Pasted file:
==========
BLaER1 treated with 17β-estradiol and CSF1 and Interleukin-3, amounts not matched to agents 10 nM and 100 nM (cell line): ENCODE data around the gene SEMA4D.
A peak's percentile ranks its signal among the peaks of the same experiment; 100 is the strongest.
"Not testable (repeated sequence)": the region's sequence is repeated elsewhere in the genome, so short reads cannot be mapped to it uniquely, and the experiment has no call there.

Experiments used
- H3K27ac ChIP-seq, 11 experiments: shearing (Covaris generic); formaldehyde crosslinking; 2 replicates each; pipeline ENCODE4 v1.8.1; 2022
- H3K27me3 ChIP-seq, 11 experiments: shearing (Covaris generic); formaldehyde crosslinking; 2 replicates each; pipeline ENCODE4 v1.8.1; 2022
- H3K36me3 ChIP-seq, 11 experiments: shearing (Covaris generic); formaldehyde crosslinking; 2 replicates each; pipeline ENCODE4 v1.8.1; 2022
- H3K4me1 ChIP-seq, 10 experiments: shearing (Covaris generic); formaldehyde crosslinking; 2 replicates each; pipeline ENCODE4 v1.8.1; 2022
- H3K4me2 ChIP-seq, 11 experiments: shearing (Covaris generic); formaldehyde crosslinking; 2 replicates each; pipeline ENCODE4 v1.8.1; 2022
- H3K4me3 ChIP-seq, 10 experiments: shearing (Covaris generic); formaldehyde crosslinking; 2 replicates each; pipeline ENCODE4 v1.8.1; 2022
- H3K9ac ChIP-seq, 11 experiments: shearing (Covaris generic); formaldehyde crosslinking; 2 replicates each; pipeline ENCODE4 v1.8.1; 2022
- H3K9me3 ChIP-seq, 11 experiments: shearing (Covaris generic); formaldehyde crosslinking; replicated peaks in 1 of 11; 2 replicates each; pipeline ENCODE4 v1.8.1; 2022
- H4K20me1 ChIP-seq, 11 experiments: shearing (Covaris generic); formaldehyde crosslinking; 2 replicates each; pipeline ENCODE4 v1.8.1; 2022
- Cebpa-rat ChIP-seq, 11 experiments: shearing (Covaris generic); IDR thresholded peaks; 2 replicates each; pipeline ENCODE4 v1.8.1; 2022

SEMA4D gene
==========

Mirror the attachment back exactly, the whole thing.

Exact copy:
BLaER1 treated with 17β-estradiol and CSF1 and Interleukin-3, amounts not matched to agents 10 nM and 100 nM (cell line): ENCODE data around the gene SEMA4D.
A peak's percentile ranks its signal among the peaks of the same experiment; 100 is the strongest.
"Not testable (repeated sequence)": the region's sequence is repeated elsewhere in the genome, so short reads cannot be mapped to it uniquely, and the experiment has no call there.

Experiments used
- H3K27ac ChIP-seq, 11 experiments: shearing (Covaris generic); formaldehyde crosslinking; 2 replicates each; pipeline ENCODE4 v1.8.1; 2022
- H3K27me3 ChIP-seq, 11 experiments: shearing (Covaris generic); formaldehyde crosslinking; 2 replicates each; pipeline ENCODE4 v1.8.1; 2022
- H3K36me3 ChIP-seq, 11 experiments: shearing (Covaris generic); formaldehyde crosslinking; 2 replicates each; pipeline ENCODE4 v1.8.1; 2022
- H3K4me1 ChIP-seq, 10 experiments: shearing (Covaris generic); formaldehyde crosslinking; 2 replicates each; pipeline ENCODE4 v1.8.1; 2022
- H3K4me2 ChIP-seq, 11 experiments: shearing (Covaris generic); formaldehyde crosslinking; 2 replicates each; pipeline ENCODE4 v1.8.1; 2022
- H3K4me3 ChIP-seq, 10 experiments: shearing (Covaris generic); formaldehyde crosslinking; 2 replicates each; pipeline ENCODE4 v1.8.1; 2022
- H3K9ac ChIP-seq, 11 experiments: shearing (Covaris generic); formaldehyde crosslinking; 2 replicates each; pipeline ENCODE4 v1.8.1; 2022
- H3K9me3 ChIP-seq, 11 experiments: shearing (Covaris generic); formaldehyde crosslinking; replicated peaks in 1 of 11; 2 replicates each; pipeline ENCODE4 v1.8.1; 2022
- H4K20me1 ChIP-seq, 11 experiments: shearing (Covaris generic); formaldehyde crosslinking; 2 replicates each; pipeline ENCODE4 v1.8.1; 2022
- Cebpa-rat ChIP-seq, 11 experiments: shearing (Covaris generic); IDR thresholded peaks; 2 replicates each; pipeline ENCODE4 v1.8.1; 2022

SEMA4D gene